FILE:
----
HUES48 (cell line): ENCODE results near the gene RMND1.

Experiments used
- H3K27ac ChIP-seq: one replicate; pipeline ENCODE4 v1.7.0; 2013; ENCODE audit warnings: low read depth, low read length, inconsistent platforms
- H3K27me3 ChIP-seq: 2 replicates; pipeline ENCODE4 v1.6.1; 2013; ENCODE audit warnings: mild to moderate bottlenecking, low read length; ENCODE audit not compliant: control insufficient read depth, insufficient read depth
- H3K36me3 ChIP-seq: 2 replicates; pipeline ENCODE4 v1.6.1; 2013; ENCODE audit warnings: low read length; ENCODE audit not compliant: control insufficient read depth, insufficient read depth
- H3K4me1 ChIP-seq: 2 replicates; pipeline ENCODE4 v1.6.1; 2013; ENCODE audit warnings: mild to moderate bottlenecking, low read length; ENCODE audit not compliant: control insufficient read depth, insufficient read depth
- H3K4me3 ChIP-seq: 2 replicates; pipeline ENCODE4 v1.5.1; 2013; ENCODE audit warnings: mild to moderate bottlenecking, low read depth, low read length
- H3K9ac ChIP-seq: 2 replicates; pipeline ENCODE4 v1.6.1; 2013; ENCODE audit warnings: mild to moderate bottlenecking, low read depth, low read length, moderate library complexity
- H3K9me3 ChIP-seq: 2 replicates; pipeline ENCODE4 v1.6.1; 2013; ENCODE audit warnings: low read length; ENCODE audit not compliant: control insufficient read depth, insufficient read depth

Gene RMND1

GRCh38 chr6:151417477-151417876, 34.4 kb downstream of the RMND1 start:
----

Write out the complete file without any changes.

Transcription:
HUES48 (cell line): ENCODE results near the gene RMND1.

Experiments used
- H3K27ac ChIP-seq: one replicate; pipeline ENCODE4 v1.7.0; 2013; ENCODE audit warnings: low read depth, low read length, inconsistent platforms
- H3K27me3 ChIP-seq: 2 replicates; pipeline ENCODE4 v1.6.1; 2013; ENCODE audit warnings: mild to moderate bottlenecking, low read length; ENCODE audit not compliant: control insufficient read depth, insufficient read depth
- H3K36me3 ChIP-seq: 2 replicates; pipeline ENCODE4 v1.6.1; 2013; ENCODE audit warnings: low read length; ENCODE audit not compliant: control insufficient read depth, insufficient read depth
- H3K4me1 ChIP-seq: 2 replicates; pipeline ENCODE4 v1.6.1; 2013; ENCODE audit warnings: mild to moderate bottlenecking, low read length; ENCODE audit not compliant: control insufficient read depth, insufficient read depth
- H3K4me3 ChIP-seq: 2 replicates; pipeline ENCODE4 v1.5.1; 2013; ENCODE audit warnings: mild to moderate bottlenecking, low read depth, low read length
- H3K9ac ChIP-seq: 2 replicates; pipeline ENCODE4 v1.6.1; 2013; ENCODE audit warnings: mild to moderate bottlenecking, low read depth, low read length, moderate library complexity
- H3K9me3 ChIP-seq: 2 replicates; pipeline ENCODE4 v1.6.1; 2013; ENCODE audit warnings: low read length; ENCODE audit not compliant: control insufficient read depth, insufficient read depth

Gene RMND1

GRCh38 chr6:151417477-151417876, 34.4 kb downstream of the RMND1 start: